Briefing.com stock market update

Mr. Manafort was convicted of tax and bank fraud on Tuesday afternoon, while Mr. Cohen pleaded guilty to a range of charges, including tax fraud and excessive campaign contributions, and implicated the president directly by saying that Mr. Trump directed him to pay two women hush money "for the principal purpose of influencing the election."

While earnings season has dwindled down to only a few retail and technology names of import this past week, a few names remain on the docket to report quarterly results next week including Salesforce (CRM 151.58, +3.75, +2.5%), Dollar General (DG 107.90, -0.18, -0.2%), Best Buy (BBY 81.56, -1.04, -1.3%), lululemon athletica (LULU 138.17, +1..97, +1.5%), and Tiffany & Co (TIF 131.21, +1.38, +1.1%) — among others.


Fed Chairman Powell didn’t say anything to upset the belief that the Fed will raise rates twice more this year, saying this morning at the Fed’s annual symposium in Jackson Hole, Wyoming that gradual rate hikes remain appropriate. Mr. Powell also expressed confidence in the economy and said he doesn’t see any signs of inflation getting out of hand.

The energy sector is today’s top-performing group (+0.9%), helped by a rise in crude prices; WTI crude futures are up 2.1% at $69.27/bbl. Reports that U.S. sanctions on Iran, which don’t come into full force until November, are already affecting oil production have helped boost the commodity. Also, a weakening dollar has helped boost the commodity.

On the data front, durable goods orders declined more than expected in July (-1.7% actual vs -0.6% Briefing.com consensus), and the prior month’s reading was downwardly revised to +0.7% from +1.0%. Excluding transportation, durable orders increased 0.2% (Briefing.com consensus +0.4%) to follow the prior month’s revised reading of +0.1% (from +0.4%).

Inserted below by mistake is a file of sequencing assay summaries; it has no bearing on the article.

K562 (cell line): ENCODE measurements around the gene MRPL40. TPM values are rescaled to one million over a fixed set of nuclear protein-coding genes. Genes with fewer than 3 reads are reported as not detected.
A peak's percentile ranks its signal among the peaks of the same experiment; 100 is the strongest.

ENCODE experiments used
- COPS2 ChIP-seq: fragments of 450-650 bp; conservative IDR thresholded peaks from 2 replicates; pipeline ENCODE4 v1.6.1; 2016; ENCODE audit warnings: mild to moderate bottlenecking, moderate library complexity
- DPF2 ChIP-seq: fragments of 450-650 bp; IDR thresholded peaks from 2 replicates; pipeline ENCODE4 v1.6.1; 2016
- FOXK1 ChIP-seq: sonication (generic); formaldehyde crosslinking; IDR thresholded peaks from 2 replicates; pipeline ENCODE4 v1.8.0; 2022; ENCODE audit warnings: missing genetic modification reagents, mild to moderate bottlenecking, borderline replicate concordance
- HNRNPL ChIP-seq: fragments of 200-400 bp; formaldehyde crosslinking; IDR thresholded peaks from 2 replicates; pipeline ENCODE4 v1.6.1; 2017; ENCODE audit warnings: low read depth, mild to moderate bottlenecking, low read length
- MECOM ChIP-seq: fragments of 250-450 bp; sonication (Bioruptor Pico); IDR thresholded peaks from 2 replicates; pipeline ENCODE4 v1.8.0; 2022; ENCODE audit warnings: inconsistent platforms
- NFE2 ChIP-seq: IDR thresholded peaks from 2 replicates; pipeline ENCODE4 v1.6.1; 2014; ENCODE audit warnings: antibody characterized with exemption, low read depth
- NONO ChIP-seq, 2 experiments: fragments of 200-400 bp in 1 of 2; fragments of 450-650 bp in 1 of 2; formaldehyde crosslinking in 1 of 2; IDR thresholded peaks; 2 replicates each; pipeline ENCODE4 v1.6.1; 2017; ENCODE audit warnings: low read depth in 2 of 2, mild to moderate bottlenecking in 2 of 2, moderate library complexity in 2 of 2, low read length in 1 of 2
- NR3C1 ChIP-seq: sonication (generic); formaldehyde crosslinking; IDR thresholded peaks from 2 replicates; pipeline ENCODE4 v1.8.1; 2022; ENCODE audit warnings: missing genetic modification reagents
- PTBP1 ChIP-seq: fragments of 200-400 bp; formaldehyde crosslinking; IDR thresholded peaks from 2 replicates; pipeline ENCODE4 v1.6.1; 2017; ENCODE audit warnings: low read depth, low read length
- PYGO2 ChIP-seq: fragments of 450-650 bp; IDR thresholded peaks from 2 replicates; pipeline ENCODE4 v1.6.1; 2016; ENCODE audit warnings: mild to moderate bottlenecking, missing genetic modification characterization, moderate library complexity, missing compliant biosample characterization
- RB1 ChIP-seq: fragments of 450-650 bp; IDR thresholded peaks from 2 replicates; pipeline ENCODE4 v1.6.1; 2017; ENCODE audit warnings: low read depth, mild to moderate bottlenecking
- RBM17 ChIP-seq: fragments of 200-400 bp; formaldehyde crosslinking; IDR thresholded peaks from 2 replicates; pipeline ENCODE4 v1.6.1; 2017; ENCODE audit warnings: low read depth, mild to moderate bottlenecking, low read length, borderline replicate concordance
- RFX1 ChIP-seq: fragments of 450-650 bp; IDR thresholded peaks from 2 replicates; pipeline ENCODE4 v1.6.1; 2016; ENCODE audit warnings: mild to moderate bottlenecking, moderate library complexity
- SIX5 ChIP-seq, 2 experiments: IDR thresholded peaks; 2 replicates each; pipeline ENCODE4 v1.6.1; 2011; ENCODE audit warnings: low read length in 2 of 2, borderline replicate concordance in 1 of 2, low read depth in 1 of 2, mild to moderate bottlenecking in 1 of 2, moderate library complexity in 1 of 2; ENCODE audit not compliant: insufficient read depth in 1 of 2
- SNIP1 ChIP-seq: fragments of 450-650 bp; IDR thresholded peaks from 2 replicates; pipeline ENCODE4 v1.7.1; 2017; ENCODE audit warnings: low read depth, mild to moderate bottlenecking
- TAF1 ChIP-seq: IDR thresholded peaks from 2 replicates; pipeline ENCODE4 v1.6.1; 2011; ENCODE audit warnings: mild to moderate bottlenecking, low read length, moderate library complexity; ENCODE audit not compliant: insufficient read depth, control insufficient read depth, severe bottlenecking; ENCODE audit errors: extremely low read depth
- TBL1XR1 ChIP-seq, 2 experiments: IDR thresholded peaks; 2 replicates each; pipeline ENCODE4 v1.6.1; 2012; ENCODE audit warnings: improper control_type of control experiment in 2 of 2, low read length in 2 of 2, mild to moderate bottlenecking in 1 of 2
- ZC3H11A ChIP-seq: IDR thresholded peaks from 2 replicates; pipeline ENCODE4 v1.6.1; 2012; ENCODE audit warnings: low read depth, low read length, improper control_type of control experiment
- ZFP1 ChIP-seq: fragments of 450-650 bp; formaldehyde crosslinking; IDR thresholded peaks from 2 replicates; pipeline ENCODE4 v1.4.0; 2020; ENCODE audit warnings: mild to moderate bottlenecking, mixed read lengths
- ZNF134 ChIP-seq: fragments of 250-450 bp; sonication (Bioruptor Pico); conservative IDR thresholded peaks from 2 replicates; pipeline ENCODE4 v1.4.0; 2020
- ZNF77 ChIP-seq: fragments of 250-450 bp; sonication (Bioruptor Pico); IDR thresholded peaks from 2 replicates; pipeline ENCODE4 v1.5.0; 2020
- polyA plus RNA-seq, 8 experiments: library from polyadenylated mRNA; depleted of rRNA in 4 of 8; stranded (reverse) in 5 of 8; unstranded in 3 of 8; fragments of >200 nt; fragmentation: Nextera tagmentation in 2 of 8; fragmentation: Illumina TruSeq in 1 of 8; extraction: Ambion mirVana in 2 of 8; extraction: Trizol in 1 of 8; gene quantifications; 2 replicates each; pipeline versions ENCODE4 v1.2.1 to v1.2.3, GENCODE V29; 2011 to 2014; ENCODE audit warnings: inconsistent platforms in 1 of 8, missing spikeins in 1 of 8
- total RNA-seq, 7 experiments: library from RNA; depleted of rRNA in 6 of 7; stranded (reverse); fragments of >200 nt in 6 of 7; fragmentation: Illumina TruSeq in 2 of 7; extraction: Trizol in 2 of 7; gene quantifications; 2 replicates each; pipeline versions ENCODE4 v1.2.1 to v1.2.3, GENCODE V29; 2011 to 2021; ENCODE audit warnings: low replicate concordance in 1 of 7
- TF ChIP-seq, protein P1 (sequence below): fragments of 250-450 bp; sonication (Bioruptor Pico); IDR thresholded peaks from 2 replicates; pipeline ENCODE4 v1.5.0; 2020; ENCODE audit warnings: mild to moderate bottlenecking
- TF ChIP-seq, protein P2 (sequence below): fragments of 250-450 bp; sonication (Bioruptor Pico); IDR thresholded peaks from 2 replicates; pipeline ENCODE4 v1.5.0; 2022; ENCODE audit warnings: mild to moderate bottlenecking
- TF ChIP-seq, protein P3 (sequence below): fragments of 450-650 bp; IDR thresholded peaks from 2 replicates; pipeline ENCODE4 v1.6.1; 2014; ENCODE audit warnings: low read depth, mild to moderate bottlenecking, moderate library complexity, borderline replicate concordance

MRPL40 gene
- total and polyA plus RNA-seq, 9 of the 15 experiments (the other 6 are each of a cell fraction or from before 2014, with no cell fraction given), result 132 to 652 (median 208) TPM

Equity indices in the Asia-Pacific region ended the week on a mixed note. Australia’s Prime Minister Malcolm Turnbull was forced out in a leadership vote, making way for former Treasurer Scott Morrison. Moody’s said the leadership change carries no implications for the country’s Aaa rating. Reserve Bank of New Zealand Governor Adrian Orr said the rate outlook is evenly balanced and a rate cut cannot be ruled out at this time. Chinese trade negotiators left Washington without reaching any specific agreements with their U.S. counterparts.

Major European indices trade on a higher note. Italy’s Interior Minister Matteo Salvini warned that his country could clash with the EU on budget rules. In the UK, Foreign Secretary Jeremy Hunt said he believes the British parliament will only accept a Brexit deal which abides by the spirit of the referendum. Germany’s Finance Minister Olaf Scholz said he hopes that talks with the United States will settle trade issues.

There’s been a cautious tone in the market over the last two trading sessions as investors digest the political implications for President Trump after his former campaign manager, Paul Manafort, was convicted of tax and bank fraud and after his longtime lawyer, Michael Cohen, pleaded guilty to a range of charges, implicating Mr. Trump directly.

10 of 11 sectors finished Thursday in negative territory, but, thankfully for the bulls, the top-weighted technology group was the lone exception. The tech space, which represents roughly a quarter of the broader market, advanced 0.2%. Within the group, chipmaker Advanced Micro (AMD 22.29, +1.39) jumped 6.7%, hitting a 12-year high, after Rosenblatt raised its target to $30 from $27.